Ferry Islander laid to rest in ship graveyard

A chance encounter turned up the sad remains of the beloved vessel in the shoals between Staten Island and New Jersey.

The ferry Islander, in her final resting place in a ship graveyard off Staten Island, New York. — Courtesy Nicole Dib/TheEscapeBoa

It’s a sight that may bring a tear to the eye of many who traveled to and from Martha’s Vineyard aboard her, but the M/V Islander has made her final voyage to a “ship graveyard” off Staten Island.

Most of the beloved vessel was cut up for scrap metal in a New Jersey salvage shipyard over the past year. But Nicole Dib, who writes a blog called The Escape Boat stumbled upon what’s left of the Islander’s hull while exploring a little known and difficult to find spot off the southwestern shore of Staten Island.

There, in the tidal flats, she found the hull of the Islander lying among dozens of other ship carcasses. The hull and the freight deck appear intact, along with a small portion of the vessel’s central support structure, but the rest of the ferry is gone. The ship’s name and hail port are still visible.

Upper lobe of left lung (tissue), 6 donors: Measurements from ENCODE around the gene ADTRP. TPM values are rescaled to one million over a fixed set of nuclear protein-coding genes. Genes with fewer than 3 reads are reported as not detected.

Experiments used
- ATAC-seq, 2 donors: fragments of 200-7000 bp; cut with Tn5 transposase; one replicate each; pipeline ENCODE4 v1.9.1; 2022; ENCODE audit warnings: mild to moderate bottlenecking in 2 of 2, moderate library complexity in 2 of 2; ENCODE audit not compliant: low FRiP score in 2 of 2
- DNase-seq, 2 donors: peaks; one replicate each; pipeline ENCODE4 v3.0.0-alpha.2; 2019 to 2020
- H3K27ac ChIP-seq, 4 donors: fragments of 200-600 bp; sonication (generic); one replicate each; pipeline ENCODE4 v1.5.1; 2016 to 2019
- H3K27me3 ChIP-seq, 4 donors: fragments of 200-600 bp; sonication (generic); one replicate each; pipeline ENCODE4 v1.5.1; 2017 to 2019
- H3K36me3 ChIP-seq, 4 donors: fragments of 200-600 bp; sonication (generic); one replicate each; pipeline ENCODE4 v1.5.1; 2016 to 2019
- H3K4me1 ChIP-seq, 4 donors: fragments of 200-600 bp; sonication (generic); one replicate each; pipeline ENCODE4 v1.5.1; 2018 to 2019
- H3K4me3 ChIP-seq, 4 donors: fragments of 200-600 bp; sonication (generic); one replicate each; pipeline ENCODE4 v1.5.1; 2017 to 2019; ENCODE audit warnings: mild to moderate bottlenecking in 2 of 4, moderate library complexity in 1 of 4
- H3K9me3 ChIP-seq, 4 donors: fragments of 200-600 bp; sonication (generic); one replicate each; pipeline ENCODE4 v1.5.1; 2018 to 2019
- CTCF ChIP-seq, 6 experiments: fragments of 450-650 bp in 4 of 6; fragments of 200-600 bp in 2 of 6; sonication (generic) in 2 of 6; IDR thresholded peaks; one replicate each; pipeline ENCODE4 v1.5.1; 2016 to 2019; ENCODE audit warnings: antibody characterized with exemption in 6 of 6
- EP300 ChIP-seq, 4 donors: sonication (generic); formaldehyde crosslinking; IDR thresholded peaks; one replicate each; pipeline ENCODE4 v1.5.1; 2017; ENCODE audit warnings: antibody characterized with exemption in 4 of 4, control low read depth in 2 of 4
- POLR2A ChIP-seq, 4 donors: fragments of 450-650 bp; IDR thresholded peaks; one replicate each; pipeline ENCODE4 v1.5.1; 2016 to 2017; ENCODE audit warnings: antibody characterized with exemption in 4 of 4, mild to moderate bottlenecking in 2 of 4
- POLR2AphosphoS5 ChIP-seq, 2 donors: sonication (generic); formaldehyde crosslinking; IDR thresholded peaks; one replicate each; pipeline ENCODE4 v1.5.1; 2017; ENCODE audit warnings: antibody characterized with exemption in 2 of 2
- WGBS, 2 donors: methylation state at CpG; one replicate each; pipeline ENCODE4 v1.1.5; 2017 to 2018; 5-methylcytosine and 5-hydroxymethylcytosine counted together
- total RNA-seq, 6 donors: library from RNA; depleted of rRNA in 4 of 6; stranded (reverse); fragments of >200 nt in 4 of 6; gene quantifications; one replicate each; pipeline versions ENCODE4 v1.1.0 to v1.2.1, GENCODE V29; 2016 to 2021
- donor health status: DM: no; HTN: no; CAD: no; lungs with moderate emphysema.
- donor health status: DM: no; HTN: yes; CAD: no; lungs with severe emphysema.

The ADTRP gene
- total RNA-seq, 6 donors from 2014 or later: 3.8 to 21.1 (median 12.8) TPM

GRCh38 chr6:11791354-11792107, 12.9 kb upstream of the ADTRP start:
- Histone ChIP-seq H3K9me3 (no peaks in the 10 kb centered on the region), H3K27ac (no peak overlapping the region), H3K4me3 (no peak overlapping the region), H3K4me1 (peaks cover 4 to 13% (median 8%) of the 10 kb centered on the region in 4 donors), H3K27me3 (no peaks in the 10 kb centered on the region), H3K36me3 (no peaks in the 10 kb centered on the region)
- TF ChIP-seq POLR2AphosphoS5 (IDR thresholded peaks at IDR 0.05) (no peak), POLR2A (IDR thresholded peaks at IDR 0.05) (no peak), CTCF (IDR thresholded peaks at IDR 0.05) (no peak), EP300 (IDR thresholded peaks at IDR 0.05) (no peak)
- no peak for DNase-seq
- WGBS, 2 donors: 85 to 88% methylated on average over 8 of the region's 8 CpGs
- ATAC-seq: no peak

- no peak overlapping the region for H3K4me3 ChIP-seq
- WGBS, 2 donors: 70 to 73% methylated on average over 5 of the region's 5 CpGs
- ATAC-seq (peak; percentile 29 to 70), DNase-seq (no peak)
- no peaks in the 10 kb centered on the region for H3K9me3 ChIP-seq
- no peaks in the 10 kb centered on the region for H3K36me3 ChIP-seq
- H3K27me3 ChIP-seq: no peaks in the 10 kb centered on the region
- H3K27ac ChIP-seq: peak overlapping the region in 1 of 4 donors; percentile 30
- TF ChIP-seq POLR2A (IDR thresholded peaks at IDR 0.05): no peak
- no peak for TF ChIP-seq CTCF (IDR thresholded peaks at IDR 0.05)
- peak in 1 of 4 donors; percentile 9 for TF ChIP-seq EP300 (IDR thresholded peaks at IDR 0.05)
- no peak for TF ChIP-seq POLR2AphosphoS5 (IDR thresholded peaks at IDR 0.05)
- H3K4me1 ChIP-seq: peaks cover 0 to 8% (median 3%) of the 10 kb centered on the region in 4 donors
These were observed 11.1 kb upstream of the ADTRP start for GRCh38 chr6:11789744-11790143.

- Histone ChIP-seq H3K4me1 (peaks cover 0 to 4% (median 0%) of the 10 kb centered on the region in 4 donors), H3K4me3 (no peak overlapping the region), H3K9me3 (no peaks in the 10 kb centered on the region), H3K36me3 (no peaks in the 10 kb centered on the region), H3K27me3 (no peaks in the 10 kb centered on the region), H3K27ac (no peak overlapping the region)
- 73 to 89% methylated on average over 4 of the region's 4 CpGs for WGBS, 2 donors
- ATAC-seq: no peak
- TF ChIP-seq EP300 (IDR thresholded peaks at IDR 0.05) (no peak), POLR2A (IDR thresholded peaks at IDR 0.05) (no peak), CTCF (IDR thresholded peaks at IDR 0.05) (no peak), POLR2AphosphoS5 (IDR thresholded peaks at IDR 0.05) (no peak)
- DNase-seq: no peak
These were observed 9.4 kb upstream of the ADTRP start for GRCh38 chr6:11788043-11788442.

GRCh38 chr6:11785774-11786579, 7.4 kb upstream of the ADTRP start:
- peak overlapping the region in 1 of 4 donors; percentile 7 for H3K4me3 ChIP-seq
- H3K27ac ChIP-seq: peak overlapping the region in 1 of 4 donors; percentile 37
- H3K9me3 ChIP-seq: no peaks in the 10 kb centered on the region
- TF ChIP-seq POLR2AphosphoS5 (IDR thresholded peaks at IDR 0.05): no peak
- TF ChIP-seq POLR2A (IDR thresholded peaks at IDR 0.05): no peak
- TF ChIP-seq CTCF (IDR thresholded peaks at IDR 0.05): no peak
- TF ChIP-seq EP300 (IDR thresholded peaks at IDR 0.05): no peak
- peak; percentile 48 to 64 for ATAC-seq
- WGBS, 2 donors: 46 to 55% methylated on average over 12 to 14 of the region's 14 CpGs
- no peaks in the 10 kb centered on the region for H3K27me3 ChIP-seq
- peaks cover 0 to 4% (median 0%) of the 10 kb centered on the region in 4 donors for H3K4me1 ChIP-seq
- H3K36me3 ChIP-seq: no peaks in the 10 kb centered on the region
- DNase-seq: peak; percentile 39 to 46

John Wagenseil, a seaman who worked aboard Steamship Authority ferries from 1975 to 1981, saw a picture of the ferry online and sent it to The Times.

The Islander crossed between Woods Hole and Martha’s Vineyard for more than half a century. In 2007, she was replaced by the Island Home, the two vessels passing in Vineyard Haven Harbor as part of an elaborate retirement celebration.

The Governors Island Preservation and Education Corporation, the corporation responsible for Governors Island in New York City, bought the 770-passenger ferry for $500,000. In 2009, the organization put the ferry on the Internet auction block rather than pay an estimated $6 million for needed maintenance and repairs.

Don Slovak, a farmer and trucker from the town of Valatie, N. Y., just east of the Hudson River and about 15 miles south of Albany, placed the winning bid on eBay for the Islander, but his plan to sell the ferry whole or in parts collapsed. The state would not release the ferry from the shipyard where it was moored. In the end, she was junked.